A war of words is brewing over who has the best Column.

This "battle of the two towers" is between the Astoria Column, standing tall and proud on the edge of Oregon's scenic Coastal Range, and the "Monument of the States" deep within the flatlands of Florida.

The first shot came with the Jan. 2 edition of the Osceola News-Gazette, a Florida newspaper, which carried an article about Astoria's Column written by Assistant Editor Tom Germond.

The article, titled "Our beloved monument needs a public relations agent," describes the Astoria Column as a "600-foot phallic symbol," which "attracts carloads of camera-toting sightseers." It is situated "on a godforsaken hill that is only accessible by some narrow road that takes longer than the duration of the Lewis and Clark expedition to ascend."

This writer further suggests that our Column is "the only one of its kind in the world" - only because "nobody else would be fool enough to build another."

Not content with blaspheming the Column, the visitor attacks the Northwest's weather. He suggests that he made a mistake by visiting Astoria in May, "before the official end of the nine-month season in the Pacific Northwest called hibernation."

He concludes that the Column compares miserably with Kissimmee, Florida's Monument of the States.

Understandably outraged, Astoria residents John and Joyce Compere, and Roger Rocka from the Astoria-Warrenton Area Chamber of Commerce, returned fire. They wrote first to correct Germond - pointing out the Astoria Column is just 125 feet tall, not 600.

They also pointed out that to Pacific Northwesterners, Coxcomb Hill is just a hill and that Germond gives it "too much credit" comparing it to Lewis and Clark's journey. They acknowledge that Germond is probably "vertically challenged, due to living in a state with flat land below sea level."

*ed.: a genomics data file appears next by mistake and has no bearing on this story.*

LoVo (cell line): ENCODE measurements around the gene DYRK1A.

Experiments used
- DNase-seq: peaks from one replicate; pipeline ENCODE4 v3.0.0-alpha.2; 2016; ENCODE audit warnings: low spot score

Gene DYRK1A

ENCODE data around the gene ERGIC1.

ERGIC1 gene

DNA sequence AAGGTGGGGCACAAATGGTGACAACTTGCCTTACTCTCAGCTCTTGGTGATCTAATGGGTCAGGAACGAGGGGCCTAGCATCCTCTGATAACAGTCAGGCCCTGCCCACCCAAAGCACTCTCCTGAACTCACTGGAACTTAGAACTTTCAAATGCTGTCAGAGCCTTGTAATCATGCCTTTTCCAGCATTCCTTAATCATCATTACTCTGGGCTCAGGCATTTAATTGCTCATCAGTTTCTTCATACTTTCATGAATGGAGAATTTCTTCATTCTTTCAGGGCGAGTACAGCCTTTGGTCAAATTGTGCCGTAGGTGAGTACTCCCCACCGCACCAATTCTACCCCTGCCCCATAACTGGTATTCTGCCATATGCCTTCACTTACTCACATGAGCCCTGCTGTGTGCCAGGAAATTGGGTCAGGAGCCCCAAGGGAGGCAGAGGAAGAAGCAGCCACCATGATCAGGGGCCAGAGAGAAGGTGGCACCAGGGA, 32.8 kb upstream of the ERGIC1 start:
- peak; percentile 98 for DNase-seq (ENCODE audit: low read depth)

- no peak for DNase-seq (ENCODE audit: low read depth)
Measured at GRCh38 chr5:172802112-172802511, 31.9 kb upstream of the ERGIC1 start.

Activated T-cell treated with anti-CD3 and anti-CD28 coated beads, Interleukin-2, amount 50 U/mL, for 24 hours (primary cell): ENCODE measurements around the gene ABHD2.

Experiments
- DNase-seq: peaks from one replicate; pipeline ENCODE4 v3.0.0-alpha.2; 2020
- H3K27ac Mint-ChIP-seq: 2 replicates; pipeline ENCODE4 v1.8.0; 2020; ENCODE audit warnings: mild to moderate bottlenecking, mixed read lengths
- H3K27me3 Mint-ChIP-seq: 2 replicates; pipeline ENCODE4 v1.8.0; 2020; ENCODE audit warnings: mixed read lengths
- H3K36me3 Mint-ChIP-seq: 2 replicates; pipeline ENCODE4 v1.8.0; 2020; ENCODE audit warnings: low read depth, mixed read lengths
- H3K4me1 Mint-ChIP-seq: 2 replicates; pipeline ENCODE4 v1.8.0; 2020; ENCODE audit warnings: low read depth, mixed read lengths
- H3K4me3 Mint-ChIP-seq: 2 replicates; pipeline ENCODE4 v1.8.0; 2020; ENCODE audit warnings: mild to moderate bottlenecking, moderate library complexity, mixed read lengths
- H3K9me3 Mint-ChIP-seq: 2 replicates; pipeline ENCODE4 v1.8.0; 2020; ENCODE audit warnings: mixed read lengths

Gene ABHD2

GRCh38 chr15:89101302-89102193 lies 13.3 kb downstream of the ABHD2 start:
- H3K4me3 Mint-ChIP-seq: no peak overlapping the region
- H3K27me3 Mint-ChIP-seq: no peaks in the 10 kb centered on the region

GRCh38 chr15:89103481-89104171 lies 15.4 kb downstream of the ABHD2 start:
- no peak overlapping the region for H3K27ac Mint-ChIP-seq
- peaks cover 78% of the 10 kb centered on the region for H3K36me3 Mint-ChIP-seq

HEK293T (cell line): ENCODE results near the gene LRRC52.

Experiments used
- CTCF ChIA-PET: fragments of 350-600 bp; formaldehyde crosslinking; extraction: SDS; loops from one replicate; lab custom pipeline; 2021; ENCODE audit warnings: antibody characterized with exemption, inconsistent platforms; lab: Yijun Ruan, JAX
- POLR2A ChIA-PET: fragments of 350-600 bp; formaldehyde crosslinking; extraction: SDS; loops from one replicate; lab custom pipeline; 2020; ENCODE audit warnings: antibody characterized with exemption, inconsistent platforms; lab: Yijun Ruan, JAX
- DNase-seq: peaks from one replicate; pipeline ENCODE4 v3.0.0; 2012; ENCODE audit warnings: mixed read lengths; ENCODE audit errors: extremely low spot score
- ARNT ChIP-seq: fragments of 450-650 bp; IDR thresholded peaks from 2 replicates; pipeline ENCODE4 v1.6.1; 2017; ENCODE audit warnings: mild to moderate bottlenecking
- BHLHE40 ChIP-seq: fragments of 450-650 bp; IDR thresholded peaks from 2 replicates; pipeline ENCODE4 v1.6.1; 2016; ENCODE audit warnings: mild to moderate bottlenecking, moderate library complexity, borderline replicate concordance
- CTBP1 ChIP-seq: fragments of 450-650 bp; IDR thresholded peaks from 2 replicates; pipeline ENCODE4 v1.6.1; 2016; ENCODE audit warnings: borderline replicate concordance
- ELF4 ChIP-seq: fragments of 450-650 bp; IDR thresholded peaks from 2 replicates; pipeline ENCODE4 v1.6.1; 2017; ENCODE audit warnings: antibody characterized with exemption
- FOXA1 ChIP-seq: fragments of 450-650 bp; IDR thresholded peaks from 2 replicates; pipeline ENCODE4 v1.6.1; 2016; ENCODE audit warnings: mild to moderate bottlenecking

The three continue by observing a mistake Germond made in looking "at" the Column - rather than looking at what a visitor can see "from" the Column.

So did this perceptive Floridian not climb the 164 spiral steps to the top? Apparently not. But, in a true gesture of Clatsop County friendliness, the group of three offers to send postcards of the stunning view that was missed ... while politely requesting pictures of what mountains, oceans and ships can be seen from Kissimmee's "most famous landmark".

They do concede one point, however. "It's absolutely true we have weather - lots of it." They refute the assumption that Pacific Northwesterners hibernate. We "grow a little moss now and then, but never hibernate." Not even in February, the month that Germond really ought to have visited to experience "a good 80-mile-an-hour gale."

The three advise that there is no charge for the corrected information provided because "Oregonians are just naturally neighborly, what with being able to live in such an impressive place and all."

They conclude by inviting Germond back for another visit - after he has gotten over his rash, "or whatever it was that caused you to be in a disagreeable mood when you were in our area,"

The local trio assures him that there are no bad feelings. "Oregonians know how to make allowance for folks who are having a bad day," they wrote.

• If you would like to add to the rhetoric, Germond invited comments to be posted online at www.osceolanewsgazette.com or readers may e-mail the flatlander directly at tgermond@osceolanewsgazette.com

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